Updated: March 22, 2015 1:47:46 am
Saturday’s terror attack at the military camp in Samba follows another terror attack at the same military station in September last year, in which Lt Colonel Bikramjeet Singh died fighting the terrorists. Samba is located on NH-1A, and the International Border (IB) with Pakistan is barely 6 km from the town.
The proximity to the IB makes Samba an attractive target for terrorists. Terrorists infiltrating across the IB at night can reach the Samba military station in a couple of hours, without need for a safe resting or hiding area.
Former Northern Army Commander Lt Gen (retd) H S Panag said infiltration across the IB in the plains of Jammu is easier than across the Line of Control. “With rivulets and nullahs running across the border fence on the IB, the terrain in this region is more conducive to infiltration. Terrorists can then quickly reach the national highway,” Lt Gen Panag said.
The nullahs are dry at this time of the year, but the area is covered with heavy undergrowth which flourished after last week’s rain. The fencing and anti-infiltration measures cannot prevent a small, determined group from crossing over at this time of the year, a BSF officer posted on the IB told The Sunday Express.
“Coming via the nullahs means that they don’t even have to cut the border fence. This makes it very difficult for us to identify the exact spot from where the infiltration occurred,” the officer said.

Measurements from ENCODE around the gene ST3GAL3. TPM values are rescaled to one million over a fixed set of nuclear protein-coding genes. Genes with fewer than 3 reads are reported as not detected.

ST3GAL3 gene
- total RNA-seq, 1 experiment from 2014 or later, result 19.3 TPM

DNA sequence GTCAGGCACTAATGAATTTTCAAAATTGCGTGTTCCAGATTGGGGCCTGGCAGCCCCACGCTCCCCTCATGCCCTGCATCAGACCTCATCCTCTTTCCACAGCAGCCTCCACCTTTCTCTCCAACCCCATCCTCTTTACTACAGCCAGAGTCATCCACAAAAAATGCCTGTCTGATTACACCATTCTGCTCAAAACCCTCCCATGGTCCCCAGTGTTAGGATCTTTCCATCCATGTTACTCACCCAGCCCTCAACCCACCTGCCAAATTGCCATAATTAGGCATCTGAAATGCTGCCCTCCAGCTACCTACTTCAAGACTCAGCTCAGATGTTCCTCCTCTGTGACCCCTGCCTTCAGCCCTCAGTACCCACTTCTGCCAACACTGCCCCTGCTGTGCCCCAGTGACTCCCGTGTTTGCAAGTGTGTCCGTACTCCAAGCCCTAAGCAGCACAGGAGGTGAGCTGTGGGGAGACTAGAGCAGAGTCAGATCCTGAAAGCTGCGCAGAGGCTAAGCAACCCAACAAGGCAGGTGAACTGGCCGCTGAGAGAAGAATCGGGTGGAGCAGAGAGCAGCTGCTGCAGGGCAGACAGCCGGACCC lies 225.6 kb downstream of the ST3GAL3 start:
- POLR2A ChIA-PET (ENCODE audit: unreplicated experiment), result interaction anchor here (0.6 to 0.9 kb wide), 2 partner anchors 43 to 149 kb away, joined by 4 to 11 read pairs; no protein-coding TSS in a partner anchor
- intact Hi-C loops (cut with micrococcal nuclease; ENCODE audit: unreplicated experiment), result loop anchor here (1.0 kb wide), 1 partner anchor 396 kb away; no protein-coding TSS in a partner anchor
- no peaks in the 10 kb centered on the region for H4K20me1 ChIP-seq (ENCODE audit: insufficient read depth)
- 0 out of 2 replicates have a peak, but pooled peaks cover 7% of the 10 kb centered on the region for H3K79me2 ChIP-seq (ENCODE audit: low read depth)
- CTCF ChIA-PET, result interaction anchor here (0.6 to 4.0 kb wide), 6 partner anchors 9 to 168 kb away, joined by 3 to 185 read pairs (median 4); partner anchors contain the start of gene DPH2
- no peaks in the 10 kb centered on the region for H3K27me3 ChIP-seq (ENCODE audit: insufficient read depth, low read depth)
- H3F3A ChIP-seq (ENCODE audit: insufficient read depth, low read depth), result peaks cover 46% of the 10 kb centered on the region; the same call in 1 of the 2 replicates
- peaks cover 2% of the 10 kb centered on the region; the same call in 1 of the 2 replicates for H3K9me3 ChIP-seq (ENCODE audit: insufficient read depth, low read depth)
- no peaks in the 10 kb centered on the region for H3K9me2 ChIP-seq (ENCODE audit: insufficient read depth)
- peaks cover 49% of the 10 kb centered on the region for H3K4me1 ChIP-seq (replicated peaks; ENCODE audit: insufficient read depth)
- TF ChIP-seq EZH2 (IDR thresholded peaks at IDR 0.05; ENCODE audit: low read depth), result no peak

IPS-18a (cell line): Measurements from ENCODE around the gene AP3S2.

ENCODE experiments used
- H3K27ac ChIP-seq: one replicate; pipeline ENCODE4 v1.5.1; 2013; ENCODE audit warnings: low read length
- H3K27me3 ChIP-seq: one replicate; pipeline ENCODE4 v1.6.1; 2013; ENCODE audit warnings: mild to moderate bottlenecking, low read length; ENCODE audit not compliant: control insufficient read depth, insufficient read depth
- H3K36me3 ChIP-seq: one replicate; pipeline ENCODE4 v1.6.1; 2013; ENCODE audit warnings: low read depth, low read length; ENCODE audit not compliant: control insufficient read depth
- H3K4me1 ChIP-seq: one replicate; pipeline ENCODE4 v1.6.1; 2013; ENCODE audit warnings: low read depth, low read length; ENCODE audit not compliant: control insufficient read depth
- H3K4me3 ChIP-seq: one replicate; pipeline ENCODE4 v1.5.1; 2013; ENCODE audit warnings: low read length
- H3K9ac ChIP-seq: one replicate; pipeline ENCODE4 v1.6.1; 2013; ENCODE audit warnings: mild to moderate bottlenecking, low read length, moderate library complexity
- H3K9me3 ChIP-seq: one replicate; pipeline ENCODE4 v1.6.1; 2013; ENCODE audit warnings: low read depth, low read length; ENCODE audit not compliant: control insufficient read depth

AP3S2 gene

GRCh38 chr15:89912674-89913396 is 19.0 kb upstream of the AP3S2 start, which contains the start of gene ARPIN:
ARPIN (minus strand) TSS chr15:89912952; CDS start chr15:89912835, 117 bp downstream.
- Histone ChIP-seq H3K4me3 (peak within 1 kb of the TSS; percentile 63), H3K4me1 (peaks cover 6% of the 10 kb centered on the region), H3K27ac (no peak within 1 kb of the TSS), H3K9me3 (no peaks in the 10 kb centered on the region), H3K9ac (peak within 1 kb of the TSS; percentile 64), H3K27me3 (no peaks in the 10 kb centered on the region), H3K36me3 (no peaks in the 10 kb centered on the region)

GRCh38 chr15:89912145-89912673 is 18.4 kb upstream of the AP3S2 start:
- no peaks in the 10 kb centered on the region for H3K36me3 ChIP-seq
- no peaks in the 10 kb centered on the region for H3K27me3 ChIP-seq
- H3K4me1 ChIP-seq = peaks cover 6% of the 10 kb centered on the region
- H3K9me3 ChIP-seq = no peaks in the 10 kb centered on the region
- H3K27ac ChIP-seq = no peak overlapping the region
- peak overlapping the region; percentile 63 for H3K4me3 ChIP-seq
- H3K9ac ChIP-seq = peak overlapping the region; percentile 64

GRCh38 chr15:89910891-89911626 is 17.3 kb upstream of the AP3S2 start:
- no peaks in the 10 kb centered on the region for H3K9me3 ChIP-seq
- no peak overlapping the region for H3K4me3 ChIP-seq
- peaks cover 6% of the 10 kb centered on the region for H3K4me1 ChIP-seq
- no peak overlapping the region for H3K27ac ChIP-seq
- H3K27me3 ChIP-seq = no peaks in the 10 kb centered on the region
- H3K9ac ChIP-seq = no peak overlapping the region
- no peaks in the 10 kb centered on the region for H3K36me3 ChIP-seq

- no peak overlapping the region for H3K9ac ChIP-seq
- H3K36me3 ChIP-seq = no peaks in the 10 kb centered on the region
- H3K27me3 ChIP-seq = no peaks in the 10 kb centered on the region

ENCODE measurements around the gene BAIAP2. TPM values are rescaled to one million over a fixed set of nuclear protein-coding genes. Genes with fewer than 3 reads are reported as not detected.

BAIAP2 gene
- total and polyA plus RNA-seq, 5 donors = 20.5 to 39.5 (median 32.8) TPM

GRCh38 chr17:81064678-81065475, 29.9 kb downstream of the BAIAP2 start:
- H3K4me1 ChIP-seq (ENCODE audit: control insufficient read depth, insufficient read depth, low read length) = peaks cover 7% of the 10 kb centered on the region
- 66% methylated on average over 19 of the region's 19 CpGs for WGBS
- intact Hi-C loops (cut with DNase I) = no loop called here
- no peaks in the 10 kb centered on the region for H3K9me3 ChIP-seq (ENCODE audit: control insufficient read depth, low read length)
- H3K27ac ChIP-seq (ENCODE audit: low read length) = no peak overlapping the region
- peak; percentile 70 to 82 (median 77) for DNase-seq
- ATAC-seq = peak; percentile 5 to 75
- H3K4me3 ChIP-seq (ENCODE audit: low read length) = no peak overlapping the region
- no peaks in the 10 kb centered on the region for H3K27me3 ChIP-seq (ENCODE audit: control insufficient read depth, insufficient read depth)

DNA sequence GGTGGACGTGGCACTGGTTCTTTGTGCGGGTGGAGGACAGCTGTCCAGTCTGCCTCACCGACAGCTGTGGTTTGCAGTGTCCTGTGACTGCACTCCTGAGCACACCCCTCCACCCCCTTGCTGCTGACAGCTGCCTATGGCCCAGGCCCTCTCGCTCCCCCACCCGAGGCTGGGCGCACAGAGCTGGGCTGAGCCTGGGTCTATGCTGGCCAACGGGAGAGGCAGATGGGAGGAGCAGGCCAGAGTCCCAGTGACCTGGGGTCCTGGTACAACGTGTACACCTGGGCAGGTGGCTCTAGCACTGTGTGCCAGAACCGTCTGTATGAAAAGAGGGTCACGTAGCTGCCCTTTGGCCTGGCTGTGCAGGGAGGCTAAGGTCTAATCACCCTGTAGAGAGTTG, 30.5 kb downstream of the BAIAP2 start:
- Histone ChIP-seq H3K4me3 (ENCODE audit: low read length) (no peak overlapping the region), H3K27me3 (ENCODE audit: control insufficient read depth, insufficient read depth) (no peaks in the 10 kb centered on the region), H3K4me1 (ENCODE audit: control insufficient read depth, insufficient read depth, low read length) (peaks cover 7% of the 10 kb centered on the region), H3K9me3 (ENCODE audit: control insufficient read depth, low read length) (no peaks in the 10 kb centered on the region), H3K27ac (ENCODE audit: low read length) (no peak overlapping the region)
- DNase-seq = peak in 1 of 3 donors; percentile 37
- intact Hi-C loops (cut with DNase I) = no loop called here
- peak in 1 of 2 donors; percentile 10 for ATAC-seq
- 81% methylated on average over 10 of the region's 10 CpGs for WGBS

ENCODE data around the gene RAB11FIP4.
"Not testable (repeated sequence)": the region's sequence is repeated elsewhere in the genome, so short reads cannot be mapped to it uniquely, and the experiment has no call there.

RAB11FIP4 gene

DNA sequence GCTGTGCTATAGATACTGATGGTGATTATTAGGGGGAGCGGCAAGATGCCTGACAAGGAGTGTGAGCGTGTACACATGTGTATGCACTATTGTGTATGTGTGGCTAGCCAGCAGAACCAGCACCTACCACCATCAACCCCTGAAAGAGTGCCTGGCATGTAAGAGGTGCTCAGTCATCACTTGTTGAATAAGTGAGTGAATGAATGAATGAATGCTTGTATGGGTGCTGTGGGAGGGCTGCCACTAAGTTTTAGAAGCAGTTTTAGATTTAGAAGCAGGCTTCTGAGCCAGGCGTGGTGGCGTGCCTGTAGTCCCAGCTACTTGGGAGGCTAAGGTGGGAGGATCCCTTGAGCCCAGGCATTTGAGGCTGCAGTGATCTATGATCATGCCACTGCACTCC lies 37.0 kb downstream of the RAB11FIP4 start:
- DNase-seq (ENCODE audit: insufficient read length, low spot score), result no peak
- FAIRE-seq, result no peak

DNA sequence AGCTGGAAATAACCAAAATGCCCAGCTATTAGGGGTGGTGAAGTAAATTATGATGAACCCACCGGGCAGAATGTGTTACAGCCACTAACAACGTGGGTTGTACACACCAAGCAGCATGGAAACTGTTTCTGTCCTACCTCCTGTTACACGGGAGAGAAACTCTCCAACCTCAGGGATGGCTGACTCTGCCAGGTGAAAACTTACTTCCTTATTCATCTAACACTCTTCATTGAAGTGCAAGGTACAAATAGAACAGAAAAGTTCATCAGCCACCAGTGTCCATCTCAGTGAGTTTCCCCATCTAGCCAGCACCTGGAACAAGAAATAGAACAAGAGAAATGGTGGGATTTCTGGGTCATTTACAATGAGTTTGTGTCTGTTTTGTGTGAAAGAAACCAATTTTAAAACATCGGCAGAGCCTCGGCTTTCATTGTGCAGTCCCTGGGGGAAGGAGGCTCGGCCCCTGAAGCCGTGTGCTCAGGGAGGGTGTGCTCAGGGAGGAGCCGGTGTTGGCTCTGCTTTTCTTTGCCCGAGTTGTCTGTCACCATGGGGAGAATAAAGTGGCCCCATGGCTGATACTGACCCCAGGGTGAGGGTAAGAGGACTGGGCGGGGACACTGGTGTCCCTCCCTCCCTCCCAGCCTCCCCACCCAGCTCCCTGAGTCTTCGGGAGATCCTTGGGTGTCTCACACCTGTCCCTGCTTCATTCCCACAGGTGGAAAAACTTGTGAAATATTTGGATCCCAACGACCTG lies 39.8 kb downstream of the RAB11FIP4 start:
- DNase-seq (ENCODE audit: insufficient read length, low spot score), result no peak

However, the fact that the border fence is not disturbed, other security agencies say, allows the BSF the scope to deny infiltration on its watch. Even after the September 2013 terror attack on Samba, the BSF had categorically denied that the terrorists had infiltrated across the IB.
“Since there was no physical cutting of the fence, the BSF claimed that the militants infiltrated across the LoC and not the IB. They came from Rajouri-Poonch, and travelled all the way through Jammu city and Samba to strike a small police station in Kathua, to then double back and strike Samba. Who would believe that?” said a senior J&K government official who was part of the discussions with the BSF and the Army after the terror attacks on a police station in Kathua and the Samba camp.
Compared to a terror attack in the Kashmir region, an attack in Jammu attracts a greater share of media attention and public reaction across India, making it an attractive target. “The Kathua-Jammu-Akhnoor region is a Hindu belt, and such an attack is win-win for the militants,” Lt Gen Panag said.
There have been allegations that the J&K Police are lax, their energies focused on trucks on the highway. While top police officers said this was no longer the case following the September 2013 attacks, Gen Panag said less pressure sometimes led to laxity. “As Jammu is not seen as a terror-affected region, the alertness levels of the security forces tend to be on the lower side,” Lt Gen Panag said.
The reaction of the Army to Saturday’s attack was, however, professional. Unlike last year, the terrorists were unable to enter either of the two military units in Samba.
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